Cyber Criminals
The perception of fraudsters as far as the scientific adept persons functioning alone on their home-based computers is no longer correct in the twenty-first century. Corporate insiders are responsible for a significant proportion of cybercrime against corporations, ranging from forty percent in terms to sixty-percent. These employees are familiar with their company's infrastructure and can use it more quickly than outsiders. This cybercriminals gain access to a company's servers for a variety of reasons, including the illegal distribution of company shares theft of valuable intellectual property for sale to private companies to use of a business enterprise in which they are involved, nasty software destruction, and so forth, to themselves or third parties. Former clients, consumers, contractors, and organized criminal gangs are among the other categories of participants engaged in cybercrime against companies. Thanks to their rising expertise in leveraging cybercrime technologies and their sheer global scope, companies are becoming increasingly concerned about this last group. For example, Australian cybercriminals have collaborated with Malaysian and Russian organized crime organizations to plan large-scale automated bank robberies through numerous nations.
The Russian mafia has a lot of experience in cybercrime. Before the collapse of the Soviet government, many of the cybercriminals affiliated with the Russian mob were KGB agents. Although since vast majority of people in developed countries, as well as a growing number of citizens in developing countries, have access to such training and technology, it is comparatively easy for a offender to commit cybercrime against a corporation or even a government without being detected. These offenders live under the radar and are not even included on the prisoner files of law enforcement authorities. With the rise of mobile computing, cybercriminals' privacy has become much more available. Since the overwhelming majority of citizens in industrialized countries, including an increasing number in developing countries, have access to such technologies and training, it is relatively safe for a criminal to engage in cybercrime against a corporation or even a government without becoming identified. These suspects operate under the radar and are not even included on law enforcement agencies' inmate lists. The advent of mobile computing has rendered cybercriminals' privacy ever more available. Another cause for the difficulties of apprehending cybercriminals is the ease with which they perform their illegal business, which is facilitated by the Internet's ability to encourage the trafficking in stolen goods. For example, according to one author, over 300 cashiers in Paris are suspected of stealing payment card information from their customers on a regular basis. The majority of the stolen data was traded face to face amongst online fraudsters. Emails, instant messages, and social media are now used by cybercriminals to communicate (chat rooms).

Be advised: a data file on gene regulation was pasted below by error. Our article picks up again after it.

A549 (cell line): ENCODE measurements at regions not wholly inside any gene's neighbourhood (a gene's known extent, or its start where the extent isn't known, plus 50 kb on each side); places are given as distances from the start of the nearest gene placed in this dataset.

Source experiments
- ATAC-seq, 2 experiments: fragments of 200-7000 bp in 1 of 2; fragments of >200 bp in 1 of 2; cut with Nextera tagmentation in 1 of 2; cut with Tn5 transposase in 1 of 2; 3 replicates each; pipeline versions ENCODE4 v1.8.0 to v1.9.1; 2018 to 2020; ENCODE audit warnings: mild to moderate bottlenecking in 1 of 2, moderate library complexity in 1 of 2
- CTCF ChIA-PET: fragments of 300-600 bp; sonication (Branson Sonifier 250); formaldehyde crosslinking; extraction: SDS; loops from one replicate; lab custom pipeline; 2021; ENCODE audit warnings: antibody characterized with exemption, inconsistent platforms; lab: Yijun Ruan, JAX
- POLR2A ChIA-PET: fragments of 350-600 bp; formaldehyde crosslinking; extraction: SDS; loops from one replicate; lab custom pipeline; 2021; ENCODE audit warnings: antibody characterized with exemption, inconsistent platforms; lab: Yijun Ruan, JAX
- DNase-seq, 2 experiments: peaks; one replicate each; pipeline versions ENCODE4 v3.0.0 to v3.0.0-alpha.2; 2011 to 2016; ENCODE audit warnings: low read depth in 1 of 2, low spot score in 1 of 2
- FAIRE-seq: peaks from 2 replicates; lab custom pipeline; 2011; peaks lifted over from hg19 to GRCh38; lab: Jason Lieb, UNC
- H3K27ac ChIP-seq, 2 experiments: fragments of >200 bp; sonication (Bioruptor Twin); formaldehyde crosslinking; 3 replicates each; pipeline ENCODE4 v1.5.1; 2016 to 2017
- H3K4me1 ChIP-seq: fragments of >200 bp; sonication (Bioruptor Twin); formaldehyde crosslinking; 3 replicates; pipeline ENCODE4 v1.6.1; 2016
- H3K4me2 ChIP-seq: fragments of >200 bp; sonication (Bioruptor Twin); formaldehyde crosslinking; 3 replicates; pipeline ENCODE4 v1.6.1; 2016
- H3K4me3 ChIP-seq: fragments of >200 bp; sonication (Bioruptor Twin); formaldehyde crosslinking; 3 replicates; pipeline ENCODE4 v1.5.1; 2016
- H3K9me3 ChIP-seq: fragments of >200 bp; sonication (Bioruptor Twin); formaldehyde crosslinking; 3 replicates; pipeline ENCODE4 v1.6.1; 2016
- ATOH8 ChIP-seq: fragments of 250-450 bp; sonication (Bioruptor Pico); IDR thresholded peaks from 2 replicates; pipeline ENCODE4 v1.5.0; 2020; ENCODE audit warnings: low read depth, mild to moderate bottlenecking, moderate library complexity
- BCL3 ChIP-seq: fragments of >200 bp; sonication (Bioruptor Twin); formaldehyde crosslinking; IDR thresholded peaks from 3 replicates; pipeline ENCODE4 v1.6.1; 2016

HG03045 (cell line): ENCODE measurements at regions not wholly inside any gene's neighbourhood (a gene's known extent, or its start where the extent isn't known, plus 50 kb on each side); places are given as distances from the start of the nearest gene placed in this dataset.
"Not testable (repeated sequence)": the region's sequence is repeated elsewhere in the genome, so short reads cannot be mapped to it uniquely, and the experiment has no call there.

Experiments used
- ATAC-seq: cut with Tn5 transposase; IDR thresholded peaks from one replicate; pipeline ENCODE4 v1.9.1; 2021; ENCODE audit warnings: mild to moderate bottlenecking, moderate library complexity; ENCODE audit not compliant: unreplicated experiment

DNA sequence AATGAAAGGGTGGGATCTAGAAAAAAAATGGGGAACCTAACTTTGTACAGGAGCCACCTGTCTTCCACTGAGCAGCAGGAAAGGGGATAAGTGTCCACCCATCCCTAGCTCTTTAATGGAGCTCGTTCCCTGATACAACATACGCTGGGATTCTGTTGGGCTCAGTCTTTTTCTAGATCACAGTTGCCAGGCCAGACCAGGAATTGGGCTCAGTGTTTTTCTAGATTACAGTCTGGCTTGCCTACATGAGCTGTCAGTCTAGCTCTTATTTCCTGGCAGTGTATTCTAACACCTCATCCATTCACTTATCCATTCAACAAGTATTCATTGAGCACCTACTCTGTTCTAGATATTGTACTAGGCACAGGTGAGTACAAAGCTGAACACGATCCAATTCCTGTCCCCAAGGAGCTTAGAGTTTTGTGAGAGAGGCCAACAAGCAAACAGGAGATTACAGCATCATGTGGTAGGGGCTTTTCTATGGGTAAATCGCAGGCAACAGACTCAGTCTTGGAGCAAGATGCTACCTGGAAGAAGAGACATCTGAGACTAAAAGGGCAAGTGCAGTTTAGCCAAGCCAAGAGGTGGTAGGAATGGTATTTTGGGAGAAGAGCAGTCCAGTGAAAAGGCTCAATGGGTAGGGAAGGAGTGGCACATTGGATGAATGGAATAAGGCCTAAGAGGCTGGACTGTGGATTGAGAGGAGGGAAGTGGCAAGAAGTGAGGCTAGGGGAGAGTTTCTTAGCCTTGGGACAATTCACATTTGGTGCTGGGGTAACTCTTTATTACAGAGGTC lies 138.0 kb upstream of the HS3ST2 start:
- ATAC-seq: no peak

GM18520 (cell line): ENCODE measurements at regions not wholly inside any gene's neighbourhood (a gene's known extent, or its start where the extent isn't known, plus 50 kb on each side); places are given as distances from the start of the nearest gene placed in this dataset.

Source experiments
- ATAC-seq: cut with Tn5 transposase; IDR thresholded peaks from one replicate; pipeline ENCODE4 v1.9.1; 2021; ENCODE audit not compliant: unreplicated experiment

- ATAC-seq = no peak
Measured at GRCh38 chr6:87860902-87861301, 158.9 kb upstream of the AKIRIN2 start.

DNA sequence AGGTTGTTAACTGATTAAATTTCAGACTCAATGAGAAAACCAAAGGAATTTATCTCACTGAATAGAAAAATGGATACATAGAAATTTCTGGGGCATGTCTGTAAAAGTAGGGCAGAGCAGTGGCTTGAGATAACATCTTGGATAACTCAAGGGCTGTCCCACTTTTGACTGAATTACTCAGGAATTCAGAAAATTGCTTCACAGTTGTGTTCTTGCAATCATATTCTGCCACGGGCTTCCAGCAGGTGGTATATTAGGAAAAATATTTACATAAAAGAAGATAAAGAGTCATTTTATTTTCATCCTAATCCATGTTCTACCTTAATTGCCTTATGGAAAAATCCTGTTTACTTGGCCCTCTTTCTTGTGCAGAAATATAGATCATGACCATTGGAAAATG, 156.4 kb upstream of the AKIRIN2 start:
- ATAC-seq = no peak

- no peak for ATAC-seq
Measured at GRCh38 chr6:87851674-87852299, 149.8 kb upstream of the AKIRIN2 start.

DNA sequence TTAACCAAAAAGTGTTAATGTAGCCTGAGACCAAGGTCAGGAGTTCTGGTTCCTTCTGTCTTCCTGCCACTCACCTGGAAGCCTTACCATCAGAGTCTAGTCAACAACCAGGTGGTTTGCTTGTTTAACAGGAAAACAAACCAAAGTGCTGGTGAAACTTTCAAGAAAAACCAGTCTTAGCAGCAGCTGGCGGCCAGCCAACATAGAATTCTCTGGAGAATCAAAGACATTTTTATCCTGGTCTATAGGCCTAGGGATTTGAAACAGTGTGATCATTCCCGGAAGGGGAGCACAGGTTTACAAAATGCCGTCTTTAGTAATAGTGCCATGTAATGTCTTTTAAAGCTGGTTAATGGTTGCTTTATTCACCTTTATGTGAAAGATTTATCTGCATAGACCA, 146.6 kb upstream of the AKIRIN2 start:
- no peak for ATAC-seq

Similarly, data traders and data merchants are said to purchase data from people working for offshoring firms in India's first and second tier cities. Another feature of the cybercriminal culture is that it is just that: a community where intelligence, experience, and technological knowledge are freely exchanged. This communal exchange of knowledge and technologies is nothing new in the computing field; it marked the Tech hobbyists pursued the new developments in software and hardware through special clubs and traditional written materials in the early history of personal computers, formed inside the cybercriminal network, a related scenario occurred.
Cyber Defense Challenges
The Center for Strategic and International Studies (CSIS) gathered high-tech leaders, researchers, and government officials to begin the US Cyber Challenge, a project that allows Americans to show their cybersecurity expertise and skills. As part of this effort, applicants who demonstrate their abilities will be invited to regional "cyber camps" hosted at local schools, where they will be able to further improve their ...